By Kayleen Holder
After many months of severe drought, the skies opened up and rain came pouring down this Monday, August 15. Unfortunately, it brought winds and rotation with it, causing damage to a couple of homes in Moore. NWS experts will be out to look at some of the worst damages on Wednesday, and said it was “likely” a tornado, though unconfirmed at this point.
“Officially, we have not yet called it a tornado. We plan to send someone out that way tomorrow to survey and confirm whether or not there was a tornado there, but based on what we saw on radar yesterday it’s likely to be confirmed,” said Keith White, NWS.
A tornado warning was issued just before 1 o’clock as “very broad rotation” was spotted 8 miles west of Devine. Hassell said her home was hit shortly before that warning went out.
The Hassell Family on CR 2537 in Moore lost the roof to their porch completely. The dog kennel wrapped around a tree, and a straight piece looked like it was bent to nearly a 90 degree angle, among other damages to their home and property.
“We were lucky. We were all lucky out here, because at least our house is still standing. I don’t ever want to experience that again,” Mrs. Lisa Hassell said. “The storm took off most of the skirting on our double wide, messed up the roof, and took off the roof from our deck which is also leaning now. It also damaged the central air unit outside and tore out the ducting from underneath our home. We had a dog kennel that was thrown up against a tree across the yard, and it is currently wrapped around the tree. Our neighbors lost part of their roof as well.”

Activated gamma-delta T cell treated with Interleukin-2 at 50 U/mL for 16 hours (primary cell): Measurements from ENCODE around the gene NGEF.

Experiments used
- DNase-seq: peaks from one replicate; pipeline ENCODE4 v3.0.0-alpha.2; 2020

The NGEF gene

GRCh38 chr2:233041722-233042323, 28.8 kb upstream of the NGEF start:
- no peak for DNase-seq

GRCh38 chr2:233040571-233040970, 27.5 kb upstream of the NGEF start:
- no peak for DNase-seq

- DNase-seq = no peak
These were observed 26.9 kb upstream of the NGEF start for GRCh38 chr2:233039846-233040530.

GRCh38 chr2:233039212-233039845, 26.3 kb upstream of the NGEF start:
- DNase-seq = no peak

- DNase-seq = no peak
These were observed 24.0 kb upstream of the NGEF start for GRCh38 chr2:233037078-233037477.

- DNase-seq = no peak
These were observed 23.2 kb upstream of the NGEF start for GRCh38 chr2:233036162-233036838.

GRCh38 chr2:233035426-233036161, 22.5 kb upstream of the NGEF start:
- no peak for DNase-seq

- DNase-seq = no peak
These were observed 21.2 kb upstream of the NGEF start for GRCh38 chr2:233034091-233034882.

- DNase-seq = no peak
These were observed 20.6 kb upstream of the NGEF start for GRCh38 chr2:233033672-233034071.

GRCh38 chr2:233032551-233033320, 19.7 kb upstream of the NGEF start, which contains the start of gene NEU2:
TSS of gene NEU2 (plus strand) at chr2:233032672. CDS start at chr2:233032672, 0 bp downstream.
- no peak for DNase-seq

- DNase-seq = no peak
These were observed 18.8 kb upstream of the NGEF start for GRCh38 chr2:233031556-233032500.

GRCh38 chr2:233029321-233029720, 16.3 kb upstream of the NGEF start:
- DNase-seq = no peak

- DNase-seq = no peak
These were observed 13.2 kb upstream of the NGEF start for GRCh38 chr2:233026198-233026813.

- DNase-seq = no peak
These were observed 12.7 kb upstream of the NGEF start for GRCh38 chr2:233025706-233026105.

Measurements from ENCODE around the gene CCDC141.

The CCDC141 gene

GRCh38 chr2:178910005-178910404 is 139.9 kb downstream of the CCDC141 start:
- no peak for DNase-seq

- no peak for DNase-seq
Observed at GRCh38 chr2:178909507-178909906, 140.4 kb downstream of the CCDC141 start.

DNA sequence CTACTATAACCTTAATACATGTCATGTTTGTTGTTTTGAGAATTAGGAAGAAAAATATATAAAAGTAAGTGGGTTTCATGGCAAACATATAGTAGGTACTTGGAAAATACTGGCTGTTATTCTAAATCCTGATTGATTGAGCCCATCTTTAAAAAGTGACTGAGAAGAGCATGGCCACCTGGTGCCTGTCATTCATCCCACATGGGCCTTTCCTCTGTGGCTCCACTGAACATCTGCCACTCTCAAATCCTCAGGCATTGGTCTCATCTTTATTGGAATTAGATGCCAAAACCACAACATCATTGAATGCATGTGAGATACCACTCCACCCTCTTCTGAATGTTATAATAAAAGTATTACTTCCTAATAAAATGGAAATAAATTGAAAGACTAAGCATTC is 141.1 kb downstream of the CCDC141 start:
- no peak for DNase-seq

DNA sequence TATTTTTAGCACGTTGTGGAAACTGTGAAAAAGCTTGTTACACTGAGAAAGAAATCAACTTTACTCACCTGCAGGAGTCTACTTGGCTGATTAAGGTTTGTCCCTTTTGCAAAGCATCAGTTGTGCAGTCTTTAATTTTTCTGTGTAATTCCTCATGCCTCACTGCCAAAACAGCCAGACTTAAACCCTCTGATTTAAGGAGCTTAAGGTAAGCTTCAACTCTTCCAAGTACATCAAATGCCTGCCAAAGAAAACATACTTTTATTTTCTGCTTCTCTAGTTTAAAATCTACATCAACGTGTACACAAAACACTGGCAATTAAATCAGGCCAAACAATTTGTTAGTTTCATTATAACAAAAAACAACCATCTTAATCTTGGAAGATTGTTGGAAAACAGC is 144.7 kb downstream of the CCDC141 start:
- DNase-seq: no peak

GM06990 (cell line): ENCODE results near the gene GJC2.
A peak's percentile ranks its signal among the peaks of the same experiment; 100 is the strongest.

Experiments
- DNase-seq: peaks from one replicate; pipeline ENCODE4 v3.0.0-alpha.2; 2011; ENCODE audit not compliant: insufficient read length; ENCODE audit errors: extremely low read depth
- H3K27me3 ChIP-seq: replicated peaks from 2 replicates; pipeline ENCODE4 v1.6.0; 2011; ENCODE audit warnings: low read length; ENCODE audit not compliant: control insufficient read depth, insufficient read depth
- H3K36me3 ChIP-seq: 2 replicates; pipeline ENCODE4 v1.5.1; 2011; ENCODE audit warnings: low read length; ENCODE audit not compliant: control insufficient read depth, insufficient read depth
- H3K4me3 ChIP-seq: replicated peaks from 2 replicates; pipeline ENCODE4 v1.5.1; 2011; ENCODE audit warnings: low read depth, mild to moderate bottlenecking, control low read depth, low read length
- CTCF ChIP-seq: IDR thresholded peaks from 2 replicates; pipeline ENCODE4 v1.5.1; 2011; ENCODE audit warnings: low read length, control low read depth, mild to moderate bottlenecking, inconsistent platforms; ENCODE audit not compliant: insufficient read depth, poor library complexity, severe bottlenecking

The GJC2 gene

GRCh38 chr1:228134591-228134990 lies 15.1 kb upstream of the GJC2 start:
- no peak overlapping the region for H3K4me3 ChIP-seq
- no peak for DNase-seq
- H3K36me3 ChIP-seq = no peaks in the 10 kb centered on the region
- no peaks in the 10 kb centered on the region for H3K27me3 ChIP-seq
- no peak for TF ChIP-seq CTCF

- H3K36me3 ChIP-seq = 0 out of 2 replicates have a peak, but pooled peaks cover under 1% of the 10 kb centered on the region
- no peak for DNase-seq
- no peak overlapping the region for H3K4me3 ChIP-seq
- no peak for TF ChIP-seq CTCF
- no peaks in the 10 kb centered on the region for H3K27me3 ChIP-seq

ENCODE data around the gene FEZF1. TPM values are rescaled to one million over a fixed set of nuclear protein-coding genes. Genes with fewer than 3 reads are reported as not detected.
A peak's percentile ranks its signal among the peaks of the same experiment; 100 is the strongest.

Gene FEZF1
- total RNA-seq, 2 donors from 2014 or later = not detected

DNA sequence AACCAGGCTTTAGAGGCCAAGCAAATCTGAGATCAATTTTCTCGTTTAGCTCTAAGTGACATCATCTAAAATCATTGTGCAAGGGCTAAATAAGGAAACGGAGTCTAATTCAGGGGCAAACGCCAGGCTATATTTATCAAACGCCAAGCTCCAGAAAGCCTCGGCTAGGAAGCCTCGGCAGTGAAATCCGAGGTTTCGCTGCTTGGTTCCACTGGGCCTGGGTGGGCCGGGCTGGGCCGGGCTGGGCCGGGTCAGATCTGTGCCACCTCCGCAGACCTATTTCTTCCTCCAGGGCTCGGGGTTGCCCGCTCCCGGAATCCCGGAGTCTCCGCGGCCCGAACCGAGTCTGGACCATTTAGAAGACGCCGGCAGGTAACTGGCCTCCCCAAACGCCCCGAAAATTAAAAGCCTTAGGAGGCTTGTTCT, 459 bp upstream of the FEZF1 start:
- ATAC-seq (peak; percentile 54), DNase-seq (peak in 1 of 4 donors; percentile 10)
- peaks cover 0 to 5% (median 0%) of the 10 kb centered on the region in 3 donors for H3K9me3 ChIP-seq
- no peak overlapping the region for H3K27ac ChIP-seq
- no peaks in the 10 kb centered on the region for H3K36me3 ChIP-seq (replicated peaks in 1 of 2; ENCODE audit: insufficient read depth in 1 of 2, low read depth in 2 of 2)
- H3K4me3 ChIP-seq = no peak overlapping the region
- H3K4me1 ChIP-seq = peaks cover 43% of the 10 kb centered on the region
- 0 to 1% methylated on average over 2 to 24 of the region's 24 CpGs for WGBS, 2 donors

As for rainfall totals, most of the heaviest rain was confined to far southern portions of the region.
“One CoCoRaHS observer in southern Frio measured 3.46” yesterday and 4.4” over the past 2 days. In Medina County the highest measured amount over the past week was 2.6” in Devine,” White said.
“We didn’t get as much in this area as they did down south, so it’s not a drought-buster by any means, but it’s a good start,” said John Jaworowski, who manages the local WOG feed store.
Local residents who also have a ranch in Freer stated they got as much as 10” inches down there.
What is the difference between a Tornado Watch and a Tornado Warning issued by the National Weather Service?
Tornado Watch: Be Prepared! Tornadoes are possible in and near the watch area. Review and discuss your emergency plans and check supplies and your safe room. Be ready to act quickly if a warning is issued or you suspect a tornado is approaching. Acting early helps to save lives! Watches are issued by the Storm Prediction Center for counties where tornadoes may occur. The watch area is typically large, covering numerous counties or even states.
Tornado Warning: Take Action! A tornado has been sighted or indicated by weather radar. There is imminent danger to life and property. Move to an interior room on the lowest floor of a sturdy building. Avoid windows. If in a mobile home, a vehicle, or outdoors, move to the closest substantial shelter and protect yourself from flying debris. Warnings are issued by your local forecast office. Warnings typically encompass a much smaller area (around the size of a city or small county) that may be impacted by a tornado identified by a forecaster on radar or by a trained spotter/law enforcement who is watching the storm.